To get a sense of why I have found this reaction somewhat disconcerting, consider the following analogy.  Two notorious convicted serial killers are Ted Bundy and Jeffrey Dahmer.  Both of these men murdered their victims.  Dahmer, however, also ate parts of his victims' remains.  So far as I know, however, no one ever said "Well, Jeffrey Dahmer was pretty terrible, but at least he did not allow the victims' flesh to go to waste.  At least he ate them, and you have to give him some credit for that."

Far from redeeming his behavior, Dahmer's decision to cannibalize his victims' remains seem to add a whole dimension of culpability to his violence.

Before leaving the topic of human cannibalism, however, we should consider a different scenario:  that of the lifeboat.  A group of men is lost at sea in a lifeboat and realizes that everyone will die of starvation if some do not resort to cannibalism.  After coming to this conclusion, several of the men kill one of their number and then devour his remains.  This scenario is undoubtedly unappetizing for most of us (even non-vegans), but -- by contrast to the case of Jeffrey Dahmer -- it likely elicits some sympathy and understanding in addition to the disgust.  We can say of the killing on the lifeboat that it is, if not fully justified, at least excusable or substantially mitigated by the extreme attendant circumstances.  What makes us regard this example so differently from that of a serial killer like Jeffrey Dahmer is that the starvation that prevailed on the lifeboat and the consequent need for nourishment, in whatever form, appears to make the killing necessary.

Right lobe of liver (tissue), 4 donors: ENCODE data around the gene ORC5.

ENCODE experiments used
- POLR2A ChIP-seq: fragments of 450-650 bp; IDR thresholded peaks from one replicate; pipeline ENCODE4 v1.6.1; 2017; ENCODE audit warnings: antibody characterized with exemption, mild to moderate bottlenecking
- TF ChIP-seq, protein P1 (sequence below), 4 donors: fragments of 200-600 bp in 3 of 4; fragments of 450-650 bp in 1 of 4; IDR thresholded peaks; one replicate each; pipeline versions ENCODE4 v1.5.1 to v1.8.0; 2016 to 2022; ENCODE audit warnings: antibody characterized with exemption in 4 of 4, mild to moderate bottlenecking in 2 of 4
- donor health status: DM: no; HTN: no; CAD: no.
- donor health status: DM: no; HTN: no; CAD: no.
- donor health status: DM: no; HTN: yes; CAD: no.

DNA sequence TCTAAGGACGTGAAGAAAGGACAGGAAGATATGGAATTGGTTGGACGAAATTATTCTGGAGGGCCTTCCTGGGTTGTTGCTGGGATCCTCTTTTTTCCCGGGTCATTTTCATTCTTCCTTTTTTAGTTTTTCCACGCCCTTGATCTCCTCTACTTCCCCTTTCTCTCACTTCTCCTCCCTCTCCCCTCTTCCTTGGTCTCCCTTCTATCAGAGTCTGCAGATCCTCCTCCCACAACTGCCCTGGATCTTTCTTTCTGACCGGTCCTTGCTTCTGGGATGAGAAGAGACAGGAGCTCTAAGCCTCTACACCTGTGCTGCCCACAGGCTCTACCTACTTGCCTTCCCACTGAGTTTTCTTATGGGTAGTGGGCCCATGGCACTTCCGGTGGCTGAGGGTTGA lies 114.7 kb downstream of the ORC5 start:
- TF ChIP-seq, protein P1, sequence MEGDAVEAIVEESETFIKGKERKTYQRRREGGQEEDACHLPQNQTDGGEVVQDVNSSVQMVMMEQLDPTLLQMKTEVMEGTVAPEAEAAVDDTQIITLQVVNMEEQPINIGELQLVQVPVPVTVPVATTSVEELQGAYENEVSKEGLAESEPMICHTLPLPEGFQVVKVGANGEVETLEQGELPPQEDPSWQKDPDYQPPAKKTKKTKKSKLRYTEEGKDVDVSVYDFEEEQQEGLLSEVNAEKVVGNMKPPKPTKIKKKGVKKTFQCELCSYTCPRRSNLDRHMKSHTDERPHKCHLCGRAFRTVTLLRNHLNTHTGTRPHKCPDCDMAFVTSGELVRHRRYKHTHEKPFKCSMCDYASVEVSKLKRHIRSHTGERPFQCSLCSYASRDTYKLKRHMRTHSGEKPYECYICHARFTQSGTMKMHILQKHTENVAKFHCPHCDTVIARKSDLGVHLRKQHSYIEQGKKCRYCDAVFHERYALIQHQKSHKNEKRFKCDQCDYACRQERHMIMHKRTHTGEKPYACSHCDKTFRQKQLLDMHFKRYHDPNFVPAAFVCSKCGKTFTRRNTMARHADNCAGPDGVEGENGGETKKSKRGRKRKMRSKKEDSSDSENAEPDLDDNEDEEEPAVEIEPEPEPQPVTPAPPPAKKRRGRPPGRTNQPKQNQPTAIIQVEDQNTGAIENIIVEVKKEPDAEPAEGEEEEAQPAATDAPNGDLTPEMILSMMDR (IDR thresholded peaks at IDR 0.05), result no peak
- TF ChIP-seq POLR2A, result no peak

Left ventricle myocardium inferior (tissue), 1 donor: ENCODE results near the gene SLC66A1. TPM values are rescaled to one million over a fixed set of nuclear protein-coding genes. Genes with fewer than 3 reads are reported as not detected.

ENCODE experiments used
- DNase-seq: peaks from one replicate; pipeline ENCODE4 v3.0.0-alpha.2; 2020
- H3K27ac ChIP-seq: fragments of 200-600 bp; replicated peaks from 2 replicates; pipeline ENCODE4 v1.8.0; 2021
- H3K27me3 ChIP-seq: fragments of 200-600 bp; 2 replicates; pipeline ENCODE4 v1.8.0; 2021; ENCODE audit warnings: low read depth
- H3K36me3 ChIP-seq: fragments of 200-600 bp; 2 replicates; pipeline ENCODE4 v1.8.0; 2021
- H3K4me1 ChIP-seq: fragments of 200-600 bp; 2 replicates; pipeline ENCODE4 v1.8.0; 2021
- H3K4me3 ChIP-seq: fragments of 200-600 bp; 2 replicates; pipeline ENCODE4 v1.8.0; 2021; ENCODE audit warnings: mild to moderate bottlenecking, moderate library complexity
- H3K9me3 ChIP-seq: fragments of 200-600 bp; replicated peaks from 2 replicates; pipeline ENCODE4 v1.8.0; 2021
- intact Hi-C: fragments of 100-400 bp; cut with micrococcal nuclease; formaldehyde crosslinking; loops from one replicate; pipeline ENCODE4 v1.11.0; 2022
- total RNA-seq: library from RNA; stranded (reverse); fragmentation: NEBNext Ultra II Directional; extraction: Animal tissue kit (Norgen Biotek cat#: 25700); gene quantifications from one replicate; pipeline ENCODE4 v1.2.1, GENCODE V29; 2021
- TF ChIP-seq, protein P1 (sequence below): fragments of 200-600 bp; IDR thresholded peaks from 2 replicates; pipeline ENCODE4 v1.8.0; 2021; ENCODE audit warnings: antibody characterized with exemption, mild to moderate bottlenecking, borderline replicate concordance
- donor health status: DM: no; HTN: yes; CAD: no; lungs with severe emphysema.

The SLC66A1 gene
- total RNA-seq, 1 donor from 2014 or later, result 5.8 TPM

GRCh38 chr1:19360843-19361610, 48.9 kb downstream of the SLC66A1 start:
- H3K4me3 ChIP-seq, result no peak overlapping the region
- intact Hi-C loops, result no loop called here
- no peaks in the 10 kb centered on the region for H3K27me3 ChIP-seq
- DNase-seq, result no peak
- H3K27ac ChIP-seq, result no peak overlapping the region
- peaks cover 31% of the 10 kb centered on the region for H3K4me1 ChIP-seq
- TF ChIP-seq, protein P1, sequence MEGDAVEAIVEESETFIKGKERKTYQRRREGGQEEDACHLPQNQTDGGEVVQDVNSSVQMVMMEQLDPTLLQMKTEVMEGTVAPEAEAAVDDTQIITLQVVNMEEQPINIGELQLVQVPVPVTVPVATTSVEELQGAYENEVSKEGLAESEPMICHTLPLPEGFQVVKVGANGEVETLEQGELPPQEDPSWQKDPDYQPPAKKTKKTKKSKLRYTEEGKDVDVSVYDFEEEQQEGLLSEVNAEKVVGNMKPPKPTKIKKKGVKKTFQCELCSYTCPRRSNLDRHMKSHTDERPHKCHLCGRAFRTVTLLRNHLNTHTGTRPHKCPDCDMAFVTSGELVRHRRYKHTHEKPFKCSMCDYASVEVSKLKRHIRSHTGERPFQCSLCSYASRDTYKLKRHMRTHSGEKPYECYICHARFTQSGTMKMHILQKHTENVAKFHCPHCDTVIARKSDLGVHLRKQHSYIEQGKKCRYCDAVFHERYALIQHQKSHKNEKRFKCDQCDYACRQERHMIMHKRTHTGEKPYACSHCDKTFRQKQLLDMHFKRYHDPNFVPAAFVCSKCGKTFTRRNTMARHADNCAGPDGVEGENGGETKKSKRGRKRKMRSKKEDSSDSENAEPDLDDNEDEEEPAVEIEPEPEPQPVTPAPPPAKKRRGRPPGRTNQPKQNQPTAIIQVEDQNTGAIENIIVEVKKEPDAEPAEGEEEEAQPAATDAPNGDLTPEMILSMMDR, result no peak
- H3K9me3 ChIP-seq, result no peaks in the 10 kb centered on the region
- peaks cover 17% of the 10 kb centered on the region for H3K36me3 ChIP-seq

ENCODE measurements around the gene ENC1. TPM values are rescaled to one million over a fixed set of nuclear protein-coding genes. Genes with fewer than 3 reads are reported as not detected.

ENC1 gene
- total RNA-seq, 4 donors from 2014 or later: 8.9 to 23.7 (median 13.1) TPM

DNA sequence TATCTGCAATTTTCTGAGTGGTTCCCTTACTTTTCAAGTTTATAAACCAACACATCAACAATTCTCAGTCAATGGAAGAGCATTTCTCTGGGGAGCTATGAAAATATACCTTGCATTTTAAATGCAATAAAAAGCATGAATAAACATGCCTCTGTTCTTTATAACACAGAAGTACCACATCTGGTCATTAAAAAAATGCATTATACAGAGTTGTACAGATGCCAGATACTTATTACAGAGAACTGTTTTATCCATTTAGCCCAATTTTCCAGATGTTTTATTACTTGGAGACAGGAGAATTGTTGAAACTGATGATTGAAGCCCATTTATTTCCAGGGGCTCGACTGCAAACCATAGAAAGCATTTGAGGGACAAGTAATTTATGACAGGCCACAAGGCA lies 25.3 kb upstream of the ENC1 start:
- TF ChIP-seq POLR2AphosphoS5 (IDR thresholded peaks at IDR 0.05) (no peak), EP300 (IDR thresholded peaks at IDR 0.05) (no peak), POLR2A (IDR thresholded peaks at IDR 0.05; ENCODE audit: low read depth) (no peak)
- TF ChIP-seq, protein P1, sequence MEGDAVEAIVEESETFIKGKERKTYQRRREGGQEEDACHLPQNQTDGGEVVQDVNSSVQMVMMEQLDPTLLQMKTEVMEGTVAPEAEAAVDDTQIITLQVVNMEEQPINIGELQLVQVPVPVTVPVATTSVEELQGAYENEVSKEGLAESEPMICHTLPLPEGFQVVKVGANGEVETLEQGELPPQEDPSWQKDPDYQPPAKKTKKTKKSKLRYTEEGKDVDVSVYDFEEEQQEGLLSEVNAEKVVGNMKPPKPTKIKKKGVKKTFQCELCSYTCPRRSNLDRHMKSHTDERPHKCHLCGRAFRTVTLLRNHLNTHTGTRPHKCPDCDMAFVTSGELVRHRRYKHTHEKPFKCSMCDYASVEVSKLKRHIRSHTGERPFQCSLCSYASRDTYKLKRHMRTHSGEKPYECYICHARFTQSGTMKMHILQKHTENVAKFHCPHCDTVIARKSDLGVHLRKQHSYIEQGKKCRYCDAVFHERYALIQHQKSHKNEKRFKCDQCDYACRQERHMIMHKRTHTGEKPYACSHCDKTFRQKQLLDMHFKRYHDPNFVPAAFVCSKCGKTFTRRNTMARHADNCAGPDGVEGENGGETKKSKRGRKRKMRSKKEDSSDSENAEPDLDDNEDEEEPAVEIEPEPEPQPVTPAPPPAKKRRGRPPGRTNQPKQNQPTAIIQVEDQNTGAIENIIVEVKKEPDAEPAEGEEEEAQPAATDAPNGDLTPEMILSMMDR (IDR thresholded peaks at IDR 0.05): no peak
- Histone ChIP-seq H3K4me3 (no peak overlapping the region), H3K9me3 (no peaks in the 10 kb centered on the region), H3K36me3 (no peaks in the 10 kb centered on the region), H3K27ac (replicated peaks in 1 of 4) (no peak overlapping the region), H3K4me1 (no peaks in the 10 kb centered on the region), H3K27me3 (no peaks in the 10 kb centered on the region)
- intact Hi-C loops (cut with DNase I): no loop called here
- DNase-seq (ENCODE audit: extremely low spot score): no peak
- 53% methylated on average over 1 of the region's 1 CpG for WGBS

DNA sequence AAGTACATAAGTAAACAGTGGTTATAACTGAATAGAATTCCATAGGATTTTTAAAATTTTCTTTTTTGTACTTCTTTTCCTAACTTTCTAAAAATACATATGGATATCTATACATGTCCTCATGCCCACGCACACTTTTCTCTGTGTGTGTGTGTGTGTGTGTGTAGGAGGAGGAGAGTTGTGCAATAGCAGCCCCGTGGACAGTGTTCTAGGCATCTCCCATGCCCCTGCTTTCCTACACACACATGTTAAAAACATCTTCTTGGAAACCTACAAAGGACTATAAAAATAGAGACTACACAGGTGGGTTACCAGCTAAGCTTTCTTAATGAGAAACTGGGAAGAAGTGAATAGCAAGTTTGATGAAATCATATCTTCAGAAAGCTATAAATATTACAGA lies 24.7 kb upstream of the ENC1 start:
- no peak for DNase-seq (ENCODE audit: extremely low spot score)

What does necessity have to do with anything?  When a person kills a rooster and then eats his flesh, people perceive the killing as necessary, because it permitted the person to nourish himself.  When a person kills a rooster and then throws his remains in the garbage instead, many people perceive the killing of the animal as wasteful and accordingly experience a sense of outrage on the rooster's behalf.  There was no good reason for this animal to have to die, and it was therefore a wrongful killing.  Killing the chicken was unnecessary.

I do understand the necessity argument, but I find it unpersuasive when applied to these facts.  For just about everyone who consumes chickens and/or chickens' eggs, killing a rooster is unnecessary.  Why?  Because we do not need to eat chickens or eggs or other animals or animal products.  Whether we throw the slaughtered rooster into the garbage or into an oven, we have accordingly killed an animal unnecessarily.

Many imagine that it is better to consume animals as food than as fur, for example, because we need to eat but we do not need to wear fur.  Again, however, this analysis operates at a deceptively high level of generality.  We do need to eat, of course, but we do not need to eat animals or their reproductive secretions any more than we need to eat human flesh.  Accordingly, when we do eat those things instead of the bountiful and delicious plant-based foods that we could be eating instead, we inflict needless, wasteful suffering and death on innocent, sentient animals.

To return to the cannibalism analogy, when we eat animal products, we are for more like Jeffrey Dahmer than we are like the men on the lifeboat.  The latter have no alternative to violence if they are to meet their need for nourishment.  We, by contrast, have a choice.